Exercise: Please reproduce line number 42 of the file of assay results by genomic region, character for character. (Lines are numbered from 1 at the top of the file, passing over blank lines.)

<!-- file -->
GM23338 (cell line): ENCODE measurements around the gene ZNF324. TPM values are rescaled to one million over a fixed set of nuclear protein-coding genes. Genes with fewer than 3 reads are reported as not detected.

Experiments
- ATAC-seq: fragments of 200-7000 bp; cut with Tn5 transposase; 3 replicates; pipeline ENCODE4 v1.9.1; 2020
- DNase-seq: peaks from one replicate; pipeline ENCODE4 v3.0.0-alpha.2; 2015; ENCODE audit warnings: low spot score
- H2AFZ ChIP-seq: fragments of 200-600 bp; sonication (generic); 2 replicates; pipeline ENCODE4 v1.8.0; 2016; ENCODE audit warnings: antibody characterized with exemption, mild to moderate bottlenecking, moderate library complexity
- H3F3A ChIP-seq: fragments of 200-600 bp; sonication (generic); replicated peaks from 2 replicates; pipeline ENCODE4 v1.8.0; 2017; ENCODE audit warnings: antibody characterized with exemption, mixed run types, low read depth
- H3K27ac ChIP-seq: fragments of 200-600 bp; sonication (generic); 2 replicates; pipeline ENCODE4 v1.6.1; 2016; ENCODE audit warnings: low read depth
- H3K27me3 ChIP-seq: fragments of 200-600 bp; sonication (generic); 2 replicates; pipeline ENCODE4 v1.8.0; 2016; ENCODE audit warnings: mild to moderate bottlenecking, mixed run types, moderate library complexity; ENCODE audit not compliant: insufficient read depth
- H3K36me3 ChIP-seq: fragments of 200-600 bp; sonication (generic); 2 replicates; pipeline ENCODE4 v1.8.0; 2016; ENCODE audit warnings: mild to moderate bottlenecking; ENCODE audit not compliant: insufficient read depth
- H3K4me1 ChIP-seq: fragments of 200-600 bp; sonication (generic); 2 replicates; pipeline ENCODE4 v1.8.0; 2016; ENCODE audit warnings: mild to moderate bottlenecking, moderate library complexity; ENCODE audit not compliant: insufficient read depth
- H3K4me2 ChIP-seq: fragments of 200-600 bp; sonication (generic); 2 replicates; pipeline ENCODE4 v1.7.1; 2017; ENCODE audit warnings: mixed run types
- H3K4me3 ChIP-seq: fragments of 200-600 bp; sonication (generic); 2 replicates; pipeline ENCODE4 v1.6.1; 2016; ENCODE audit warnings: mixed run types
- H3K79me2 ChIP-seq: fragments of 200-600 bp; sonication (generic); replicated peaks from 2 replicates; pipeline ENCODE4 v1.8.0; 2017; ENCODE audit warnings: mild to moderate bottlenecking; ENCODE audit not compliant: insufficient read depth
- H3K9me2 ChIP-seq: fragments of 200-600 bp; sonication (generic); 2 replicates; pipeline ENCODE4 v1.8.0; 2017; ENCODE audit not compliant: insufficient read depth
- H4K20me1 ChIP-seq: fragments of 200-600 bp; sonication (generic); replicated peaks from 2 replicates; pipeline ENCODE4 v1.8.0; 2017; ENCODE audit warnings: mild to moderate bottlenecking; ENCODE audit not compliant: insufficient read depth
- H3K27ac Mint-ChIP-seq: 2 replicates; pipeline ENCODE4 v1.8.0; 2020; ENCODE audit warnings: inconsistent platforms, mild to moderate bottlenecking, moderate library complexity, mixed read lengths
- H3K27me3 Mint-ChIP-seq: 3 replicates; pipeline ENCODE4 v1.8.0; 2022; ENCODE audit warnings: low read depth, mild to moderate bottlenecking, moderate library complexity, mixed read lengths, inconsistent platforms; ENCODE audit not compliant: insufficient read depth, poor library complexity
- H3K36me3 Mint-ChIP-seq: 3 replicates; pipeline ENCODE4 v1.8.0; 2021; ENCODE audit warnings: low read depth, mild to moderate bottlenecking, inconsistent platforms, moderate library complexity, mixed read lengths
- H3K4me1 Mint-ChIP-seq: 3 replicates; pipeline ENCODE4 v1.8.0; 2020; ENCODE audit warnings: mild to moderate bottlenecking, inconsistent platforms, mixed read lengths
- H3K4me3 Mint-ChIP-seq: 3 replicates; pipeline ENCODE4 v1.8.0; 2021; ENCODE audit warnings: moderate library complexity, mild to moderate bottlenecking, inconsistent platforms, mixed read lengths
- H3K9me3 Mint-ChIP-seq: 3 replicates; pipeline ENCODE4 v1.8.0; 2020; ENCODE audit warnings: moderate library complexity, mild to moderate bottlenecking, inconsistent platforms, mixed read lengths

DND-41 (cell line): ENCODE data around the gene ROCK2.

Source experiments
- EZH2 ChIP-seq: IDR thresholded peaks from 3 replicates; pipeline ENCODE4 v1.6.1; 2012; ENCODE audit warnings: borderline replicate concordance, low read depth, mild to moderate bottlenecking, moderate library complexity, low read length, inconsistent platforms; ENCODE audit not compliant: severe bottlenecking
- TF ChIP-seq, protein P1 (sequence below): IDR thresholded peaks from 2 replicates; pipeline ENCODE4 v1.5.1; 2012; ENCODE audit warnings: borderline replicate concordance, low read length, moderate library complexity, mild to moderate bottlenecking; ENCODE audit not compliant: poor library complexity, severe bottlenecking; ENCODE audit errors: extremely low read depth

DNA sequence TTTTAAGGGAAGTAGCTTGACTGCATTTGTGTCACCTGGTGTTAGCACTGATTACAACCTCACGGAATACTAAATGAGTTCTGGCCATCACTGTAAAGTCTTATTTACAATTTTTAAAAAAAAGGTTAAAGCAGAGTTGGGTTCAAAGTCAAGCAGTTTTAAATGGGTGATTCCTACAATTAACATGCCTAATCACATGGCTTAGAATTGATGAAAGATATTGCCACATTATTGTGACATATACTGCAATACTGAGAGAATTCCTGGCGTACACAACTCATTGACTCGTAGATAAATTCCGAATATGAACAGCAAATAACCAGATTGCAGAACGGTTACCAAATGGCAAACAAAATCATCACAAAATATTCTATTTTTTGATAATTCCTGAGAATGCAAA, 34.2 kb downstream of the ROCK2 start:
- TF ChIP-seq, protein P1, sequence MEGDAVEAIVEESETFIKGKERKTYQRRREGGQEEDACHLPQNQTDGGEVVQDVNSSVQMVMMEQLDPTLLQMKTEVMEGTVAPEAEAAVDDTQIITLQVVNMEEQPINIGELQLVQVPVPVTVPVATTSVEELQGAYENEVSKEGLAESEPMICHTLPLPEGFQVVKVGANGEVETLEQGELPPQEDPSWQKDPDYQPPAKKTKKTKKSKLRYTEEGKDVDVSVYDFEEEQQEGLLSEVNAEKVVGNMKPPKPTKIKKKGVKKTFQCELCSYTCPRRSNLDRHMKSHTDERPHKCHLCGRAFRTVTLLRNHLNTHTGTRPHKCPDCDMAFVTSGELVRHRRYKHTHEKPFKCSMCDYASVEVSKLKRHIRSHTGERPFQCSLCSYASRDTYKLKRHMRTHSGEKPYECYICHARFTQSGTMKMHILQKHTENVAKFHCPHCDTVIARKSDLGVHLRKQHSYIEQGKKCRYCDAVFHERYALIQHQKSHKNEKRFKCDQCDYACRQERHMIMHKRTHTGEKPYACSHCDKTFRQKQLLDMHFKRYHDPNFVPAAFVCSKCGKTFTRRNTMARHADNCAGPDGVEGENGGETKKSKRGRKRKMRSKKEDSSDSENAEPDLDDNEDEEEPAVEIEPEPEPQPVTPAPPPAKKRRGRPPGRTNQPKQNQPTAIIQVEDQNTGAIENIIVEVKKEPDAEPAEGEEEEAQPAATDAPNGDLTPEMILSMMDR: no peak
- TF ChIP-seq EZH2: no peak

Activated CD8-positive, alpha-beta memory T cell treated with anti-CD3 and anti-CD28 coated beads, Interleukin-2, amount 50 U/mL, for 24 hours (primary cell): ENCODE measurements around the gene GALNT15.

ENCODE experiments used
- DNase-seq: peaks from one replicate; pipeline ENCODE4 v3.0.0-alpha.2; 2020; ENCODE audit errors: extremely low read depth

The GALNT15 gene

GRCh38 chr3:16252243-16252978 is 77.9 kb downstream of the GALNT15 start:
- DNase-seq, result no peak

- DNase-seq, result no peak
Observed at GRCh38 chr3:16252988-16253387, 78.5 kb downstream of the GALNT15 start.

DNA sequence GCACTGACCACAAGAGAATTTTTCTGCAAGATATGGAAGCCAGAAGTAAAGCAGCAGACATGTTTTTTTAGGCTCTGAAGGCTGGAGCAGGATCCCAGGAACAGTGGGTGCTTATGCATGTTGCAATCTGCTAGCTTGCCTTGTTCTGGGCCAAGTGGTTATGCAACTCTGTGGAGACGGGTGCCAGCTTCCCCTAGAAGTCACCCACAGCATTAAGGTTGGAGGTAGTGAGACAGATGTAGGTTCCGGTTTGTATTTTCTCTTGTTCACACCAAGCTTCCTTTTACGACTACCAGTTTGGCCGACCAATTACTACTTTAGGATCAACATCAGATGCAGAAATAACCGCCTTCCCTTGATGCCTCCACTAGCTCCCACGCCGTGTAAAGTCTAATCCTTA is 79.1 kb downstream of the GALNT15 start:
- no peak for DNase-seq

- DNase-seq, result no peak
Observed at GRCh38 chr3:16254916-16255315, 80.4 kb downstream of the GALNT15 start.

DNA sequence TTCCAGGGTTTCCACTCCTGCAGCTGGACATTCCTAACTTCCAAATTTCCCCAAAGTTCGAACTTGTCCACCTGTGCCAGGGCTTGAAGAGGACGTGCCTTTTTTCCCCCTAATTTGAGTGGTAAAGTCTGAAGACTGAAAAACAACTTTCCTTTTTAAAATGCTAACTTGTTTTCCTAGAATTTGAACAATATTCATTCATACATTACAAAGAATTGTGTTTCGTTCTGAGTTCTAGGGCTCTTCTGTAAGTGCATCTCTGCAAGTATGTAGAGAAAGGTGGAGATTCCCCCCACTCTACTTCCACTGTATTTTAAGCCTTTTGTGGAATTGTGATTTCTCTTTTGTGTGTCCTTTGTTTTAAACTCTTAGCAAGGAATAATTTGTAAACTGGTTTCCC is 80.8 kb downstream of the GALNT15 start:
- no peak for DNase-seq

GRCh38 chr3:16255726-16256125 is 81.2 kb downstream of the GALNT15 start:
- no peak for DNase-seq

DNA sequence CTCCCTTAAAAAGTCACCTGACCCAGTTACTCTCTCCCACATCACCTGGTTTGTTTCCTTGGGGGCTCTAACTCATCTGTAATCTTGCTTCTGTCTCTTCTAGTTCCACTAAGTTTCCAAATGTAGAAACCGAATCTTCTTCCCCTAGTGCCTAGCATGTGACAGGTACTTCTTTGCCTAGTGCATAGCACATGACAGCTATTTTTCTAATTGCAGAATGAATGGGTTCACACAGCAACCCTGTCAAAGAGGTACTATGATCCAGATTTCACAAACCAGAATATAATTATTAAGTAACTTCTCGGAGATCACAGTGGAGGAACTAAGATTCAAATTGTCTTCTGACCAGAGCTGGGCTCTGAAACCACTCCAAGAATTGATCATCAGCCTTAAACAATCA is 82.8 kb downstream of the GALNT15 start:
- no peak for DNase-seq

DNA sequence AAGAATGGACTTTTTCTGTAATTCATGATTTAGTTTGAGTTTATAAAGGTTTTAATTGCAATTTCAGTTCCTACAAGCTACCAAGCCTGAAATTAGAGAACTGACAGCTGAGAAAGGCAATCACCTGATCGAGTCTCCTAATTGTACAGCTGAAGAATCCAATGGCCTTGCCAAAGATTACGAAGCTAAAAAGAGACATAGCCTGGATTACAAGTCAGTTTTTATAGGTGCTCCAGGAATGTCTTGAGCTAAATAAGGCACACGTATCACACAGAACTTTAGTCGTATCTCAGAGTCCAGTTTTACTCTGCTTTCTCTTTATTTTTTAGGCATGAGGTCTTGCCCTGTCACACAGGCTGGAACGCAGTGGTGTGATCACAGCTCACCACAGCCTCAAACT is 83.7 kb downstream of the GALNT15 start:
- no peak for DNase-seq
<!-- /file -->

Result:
- no peak for DNase-seq